FSK - newbie questions

Hi,

I’m currently working on implementing a 2-level FSK receiver with gnu
radio and have
got a simple demo running which uses bandpass filters to isolate the
mark and space freqs
and finds the difference in their amplitudes.

The input to the system is currently from the sound card, from an normal
SSB radio reciever
but we were planning to switch over to USRP style hardware in the future
but I was just trying
to get gnu radio working with out current hardware to smooth the
transition.

Ideally I would like the software to work with the new hardware with
little modification, so although
my input now is just a float stream, I think I should be working with
quadrature signals from the start. In
which case passing the sound card input through a Hilbert filter will
give me a quadrature signal,
is this correct? Also do you think this is the way to go about it?

Also I have noticed in some of the MSK examples use the quadrature
demodulator block, is this applicable
to non-continuous phase FSK and if so is it more robust than the filter
method?

Also, the next problem is bit recovery, I don’t really understand the
correlator block, could anyone
point me towards some documentation that would be grand. Am I supposed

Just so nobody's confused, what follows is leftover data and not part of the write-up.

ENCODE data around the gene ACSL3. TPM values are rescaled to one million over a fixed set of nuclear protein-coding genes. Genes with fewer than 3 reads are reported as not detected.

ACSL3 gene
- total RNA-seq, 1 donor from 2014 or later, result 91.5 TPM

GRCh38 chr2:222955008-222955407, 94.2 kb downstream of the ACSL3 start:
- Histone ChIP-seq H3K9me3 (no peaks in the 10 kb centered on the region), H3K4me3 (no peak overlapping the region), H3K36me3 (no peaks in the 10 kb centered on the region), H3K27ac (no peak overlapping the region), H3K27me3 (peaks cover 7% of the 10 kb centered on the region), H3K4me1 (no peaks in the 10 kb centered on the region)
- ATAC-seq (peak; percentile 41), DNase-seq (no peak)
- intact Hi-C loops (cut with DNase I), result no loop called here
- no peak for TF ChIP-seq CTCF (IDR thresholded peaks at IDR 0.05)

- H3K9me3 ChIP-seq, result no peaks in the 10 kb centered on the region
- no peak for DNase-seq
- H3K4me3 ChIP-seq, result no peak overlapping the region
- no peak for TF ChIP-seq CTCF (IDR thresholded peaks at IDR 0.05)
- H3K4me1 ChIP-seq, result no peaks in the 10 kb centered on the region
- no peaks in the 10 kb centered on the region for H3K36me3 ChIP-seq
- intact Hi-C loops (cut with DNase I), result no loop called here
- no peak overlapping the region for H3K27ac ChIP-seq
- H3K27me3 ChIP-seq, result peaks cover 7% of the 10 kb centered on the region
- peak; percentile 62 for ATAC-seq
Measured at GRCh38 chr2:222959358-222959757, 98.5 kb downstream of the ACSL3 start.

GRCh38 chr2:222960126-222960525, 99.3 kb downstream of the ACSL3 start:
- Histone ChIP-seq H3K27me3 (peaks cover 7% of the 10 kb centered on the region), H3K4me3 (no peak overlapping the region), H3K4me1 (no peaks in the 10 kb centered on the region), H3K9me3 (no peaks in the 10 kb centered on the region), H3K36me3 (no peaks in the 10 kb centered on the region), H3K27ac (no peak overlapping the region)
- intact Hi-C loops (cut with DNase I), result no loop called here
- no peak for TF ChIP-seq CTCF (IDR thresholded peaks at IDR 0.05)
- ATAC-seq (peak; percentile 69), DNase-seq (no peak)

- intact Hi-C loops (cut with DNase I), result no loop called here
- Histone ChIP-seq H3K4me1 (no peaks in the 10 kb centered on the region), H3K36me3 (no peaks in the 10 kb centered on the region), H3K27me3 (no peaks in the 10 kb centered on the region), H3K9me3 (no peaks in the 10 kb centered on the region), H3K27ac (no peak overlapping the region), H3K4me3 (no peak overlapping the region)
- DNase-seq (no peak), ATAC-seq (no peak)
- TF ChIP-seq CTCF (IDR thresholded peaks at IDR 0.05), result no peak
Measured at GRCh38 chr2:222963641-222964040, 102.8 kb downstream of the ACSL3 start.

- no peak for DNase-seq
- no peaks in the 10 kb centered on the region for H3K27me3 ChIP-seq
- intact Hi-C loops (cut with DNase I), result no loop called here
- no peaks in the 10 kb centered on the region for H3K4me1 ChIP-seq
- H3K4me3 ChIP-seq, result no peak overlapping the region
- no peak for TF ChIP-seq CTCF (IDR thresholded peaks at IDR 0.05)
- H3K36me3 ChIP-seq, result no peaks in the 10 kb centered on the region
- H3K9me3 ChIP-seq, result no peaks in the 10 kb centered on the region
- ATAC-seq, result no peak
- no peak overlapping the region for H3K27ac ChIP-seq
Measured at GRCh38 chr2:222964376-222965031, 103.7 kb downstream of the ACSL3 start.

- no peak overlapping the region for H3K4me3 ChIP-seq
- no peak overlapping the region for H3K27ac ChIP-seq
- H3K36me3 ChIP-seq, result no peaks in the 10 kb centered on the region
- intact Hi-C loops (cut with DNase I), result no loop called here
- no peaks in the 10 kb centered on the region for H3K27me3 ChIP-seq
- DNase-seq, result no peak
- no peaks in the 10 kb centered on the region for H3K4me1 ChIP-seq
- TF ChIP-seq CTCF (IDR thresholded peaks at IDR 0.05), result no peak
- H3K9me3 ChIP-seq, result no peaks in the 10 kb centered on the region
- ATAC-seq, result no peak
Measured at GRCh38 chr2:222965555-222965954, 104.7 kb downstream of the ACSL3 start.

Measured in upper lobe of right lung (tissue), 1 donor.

to be using this or the
clock recovery block?

Sorry for the naivety of these questions, only just starting up the long
comms learning curve.

Many Thanks,
Fergus Noble

Fergus Noble wrote:

Also I have noticed in some of the MSK examples use the quadrature
demodulator block, is this applicable
to non-continuous phase FSK and if so is it more robust than the filter
method?

I have used the quadrature demodulator block on GMSK (which is also
non-continuous phase) with great success.

Also, the next problem is bit recovery, I don’t really understand the
correlator block, could anyone
point me towards some documentation that would be grand. Am I supposed
to be using this or the
clock recovery block?

The clock recovery block will resample the data stream at the data
clock’s frequency, yielding a stream of “soft bits”. These can then
be fed to a bit-slicer to produce a stream of binary '1’s and '0’s.

@(^.^)@ Ed

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